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15 August 2011

Carnivorism 2.0

I'm not a vegetarian, though I have been in the past. In the end, I don't think there's a convincing moral argument that eating animals is wrong (though I'll spare you the details of my reasoning). On the other hand there are overwhelming arguments on health, economic and environmental grounds that people in our society ought to eat a lot less meat (again, I'll leave out the details - any number of websites will carry the debate about this).So if, say, 20% of people became vegetarians, it would be a Good Thing. Even if you can't bring yourself to give up meat, you ought to be glad if other people do.

These days, vegetarianism can mean two things. The original meaning is simply not eating meat. But now people possibly expect a vegetarian to be a strident crusader for not eating meat. Vegetarianism 2.0 is a campaign as well as a dietary option.

What I think has been less noticed - though possibly not by vegetarians - is that carnivorism has its preachy wing too. As always, my frame of reference is Come Dine With Me, where the carnivores typically don't only not know what to cook for vegetarian guests, but panic at the prospect of a vegetarian meal. Some go further, and suggest that people are wrong, morally wrong, for not eating meat. Well, if there's no moral argument in favour of vegetarianism, there's certainly no valid moral argument against it. (Except this: if you drink milk, you should be prepared to eat veal.) And it's perfectly possible to have a healthy diet that doesn't contain meat, as hundreds of millions of Indians will confirm.

When I was a vegetarian, I faced this kind of defensive hostility all the time. I didn't understand it then, and still don't. I think there's going to be an outbreak of carnivorism 2.0 tonight, when a team of vegetarians appear on Only Connect. I'll be following this on twitter and I'll be looking out for the funny comments about how weak and pale and generally wimpish they seem to be. I might make a drinking game of it. I'll be pissed before the missing vowels round.


1 comment :

KF said...

I wrote a lengthy, rambling blog post about being vegetarian (or even vegan) despite being born into an Iranian/Parsi family and loving meat and non-veg food as a child. http://bit.ly/lrlF7v if you care to read it. Rather than a shameless plug for my mad ramblings, the reason I mention it is because I make a similar point - that whether one is vegetarian or not, there is nothing worse than being a fantatic crusader when it comes to individual food choices.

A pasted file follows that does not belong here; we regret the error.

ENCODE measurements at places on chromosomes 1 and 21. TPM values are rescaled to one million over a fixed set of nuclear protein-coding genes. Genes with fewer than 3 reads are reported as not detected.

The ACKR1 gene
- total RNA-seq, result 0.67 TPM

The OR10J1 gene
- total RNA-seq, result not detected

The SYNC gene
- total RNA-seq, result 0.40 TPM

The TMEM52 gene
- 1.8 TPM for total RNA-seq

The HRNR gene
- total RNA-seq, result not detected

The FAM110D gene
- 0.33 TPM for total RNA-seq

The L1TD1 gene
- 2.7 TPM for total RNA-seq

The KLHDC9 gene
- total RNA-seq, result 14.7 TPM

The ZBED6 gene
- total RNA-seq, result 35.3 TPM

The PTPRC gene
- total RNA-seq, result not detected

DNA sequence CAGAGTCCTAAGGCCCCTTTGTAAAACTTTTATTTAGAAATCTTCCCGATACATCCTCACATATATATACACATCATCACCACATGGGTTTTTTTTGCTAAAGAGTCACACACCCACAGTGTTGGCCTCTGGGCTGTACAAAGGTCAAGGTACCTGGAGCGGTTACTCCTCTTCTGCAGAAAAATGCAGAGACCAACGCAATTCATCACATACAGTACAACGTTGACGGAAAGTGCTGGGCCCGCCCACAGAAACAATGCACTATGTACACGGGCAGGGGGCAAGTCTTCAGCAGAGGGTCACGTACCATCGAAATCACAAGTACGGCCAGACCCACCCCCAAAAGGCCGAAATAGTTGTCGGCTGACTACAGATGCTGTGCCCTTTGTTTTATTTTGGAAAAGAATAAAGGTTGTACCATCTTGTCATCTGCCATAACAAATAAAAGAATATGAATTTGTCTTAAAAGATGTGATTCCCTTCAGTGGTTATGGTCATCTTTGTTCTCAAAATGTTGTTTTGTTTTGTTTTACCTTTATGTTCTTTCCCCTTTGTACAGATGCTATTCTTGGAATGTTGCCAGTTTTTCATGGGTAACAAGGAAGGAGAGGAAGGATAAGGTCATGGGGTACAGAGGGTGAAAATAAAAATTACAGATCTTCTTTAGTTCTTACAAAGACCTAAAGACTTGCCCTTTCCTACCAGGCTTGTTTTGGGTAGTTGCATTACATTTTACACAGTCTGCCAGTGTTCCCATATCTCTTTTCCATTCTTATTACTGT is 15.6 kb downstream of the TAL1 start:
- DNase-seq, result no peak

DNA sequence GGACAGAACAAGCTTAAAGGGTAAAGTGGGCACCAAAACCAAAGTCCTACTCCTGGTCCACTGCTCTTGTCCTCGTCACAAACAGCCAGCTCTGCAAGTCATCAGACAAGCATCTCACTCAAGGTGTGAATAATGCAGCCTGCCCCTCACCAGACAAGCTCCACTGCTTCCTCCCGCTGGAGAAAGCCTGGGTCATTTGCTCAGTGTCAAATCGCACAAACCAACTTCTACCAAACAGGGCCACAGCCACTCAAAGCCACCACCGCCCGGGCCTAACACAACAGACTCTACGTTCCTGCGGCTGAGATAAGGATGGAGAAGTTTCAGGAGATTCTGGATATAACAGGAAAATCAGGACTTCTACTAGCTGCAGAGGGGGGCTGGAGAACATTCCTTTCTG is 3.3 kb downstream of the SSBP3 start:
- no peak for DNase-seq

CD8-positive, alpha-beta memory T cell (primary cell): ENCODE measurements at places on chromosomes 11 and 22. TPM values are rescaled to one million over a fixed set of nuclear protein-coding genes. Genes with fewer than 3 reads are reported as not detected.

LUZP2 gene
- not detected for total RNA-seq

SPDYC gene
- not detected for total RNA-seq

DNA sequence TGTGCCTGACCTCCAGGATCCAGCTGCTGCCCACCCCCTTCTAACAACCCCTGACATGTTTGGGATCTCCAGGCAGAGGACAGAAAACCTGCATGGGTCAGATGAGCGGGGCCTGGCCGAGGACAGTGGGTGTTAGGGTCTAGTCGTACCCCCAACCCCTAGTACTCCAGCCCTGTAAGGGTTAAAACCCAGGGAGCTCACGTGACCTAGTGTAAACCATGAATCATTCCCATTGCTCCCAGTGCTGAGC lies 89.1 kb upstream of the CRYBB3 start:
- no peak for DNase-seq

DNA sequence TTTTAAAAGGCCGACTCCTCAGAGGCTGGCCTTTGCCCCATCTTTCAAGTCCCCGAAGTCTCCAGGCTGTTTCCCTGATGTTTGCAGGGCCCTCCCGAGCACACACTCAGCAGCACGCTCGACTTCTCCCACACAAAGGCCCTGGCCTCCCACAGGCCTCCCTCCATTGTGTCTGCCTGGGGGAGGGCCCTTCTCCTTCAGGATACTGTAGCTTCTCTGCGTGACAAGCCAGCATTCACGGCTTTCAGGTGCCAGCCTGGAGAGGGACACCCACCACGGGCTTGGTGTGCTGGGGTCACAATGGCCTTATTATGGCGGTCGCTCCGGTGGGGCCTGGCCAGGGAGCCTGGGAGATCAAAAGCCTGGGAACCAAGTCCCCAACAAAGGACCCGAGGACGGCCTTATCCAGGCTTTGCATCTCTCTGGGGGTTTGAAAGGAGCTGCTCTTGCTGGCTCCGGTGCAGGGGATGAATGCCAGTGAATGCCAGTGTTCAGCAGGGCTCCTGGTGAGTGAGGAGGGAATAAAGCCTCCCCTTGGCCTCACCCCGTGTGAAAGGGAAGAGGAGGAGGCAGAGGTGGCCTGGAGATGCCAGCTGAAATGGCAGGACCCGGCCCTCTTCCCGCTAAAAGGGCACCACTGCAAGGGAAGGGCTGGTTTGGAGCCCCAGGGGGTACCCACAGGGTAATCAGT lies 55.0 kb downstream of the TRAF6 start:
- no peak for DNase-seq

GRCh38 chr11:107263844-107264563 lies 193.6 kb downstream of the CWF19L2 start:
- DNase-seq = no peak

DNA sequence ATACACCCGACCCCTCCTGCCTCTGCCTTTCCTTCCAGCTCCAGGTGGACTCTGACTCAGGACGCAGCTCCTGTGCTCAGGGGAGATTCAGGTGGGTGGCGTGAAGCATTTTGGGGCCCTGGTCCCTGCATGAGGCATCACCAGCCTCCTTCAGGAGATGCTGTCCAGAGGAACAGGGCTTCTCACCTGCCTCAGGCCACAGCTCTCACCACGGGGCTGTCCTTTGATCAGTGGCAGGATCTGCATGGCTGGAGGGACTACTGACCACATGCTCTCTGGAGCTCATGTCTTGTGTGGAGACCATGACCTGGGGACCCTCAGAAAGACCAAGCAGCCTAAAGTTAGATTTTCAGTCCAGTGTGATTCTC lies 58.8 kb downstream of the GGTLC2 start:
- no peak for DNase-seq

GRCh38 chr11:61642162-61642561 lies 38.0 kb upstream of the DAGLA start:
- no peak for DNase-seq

I have dealt with the preachy meat eaters, and I've also had to put up with many snide comments and idiotic remarks over the years because I'm not a carnivore! On the other hand, because I'm involved in animal rescue and animal rights, I also hear the fanatical vegans/vegetarians. I find both equally irritating and offensive.

I agree with you when you say that nowadays vegetarianism 2.0 is a campaign as well as a dietery choice. Raising awareness about how eating meat affects the environment is a good thing, but preaching vegetarianism at every opportunity is not.

I COMPLETELY agree that anyone who drinks milk has no business telling someone else not to eat veal, or anything else that involves killing an animal.

As a passionate foodie (those halfwits on Come Dine with Me who insult vegetarians should come to my hut for a meal) - I cook mainly Indian and Persian vegetarian food (that is probably vegan, except that I hate labelling everything I eat).

I think the defensive hostility you mention is something most vegetarians deal with, whether from strangers/friends or family members. I tend to make a joke of it, or let my food do the talking!
I think the fanatical "meat is murder" brigade may be partially responsible for this hostility - I for one would slap anyone who dared tell me what to eat and what not to - whatever their moral/ethical stance.

Nicely written!
KF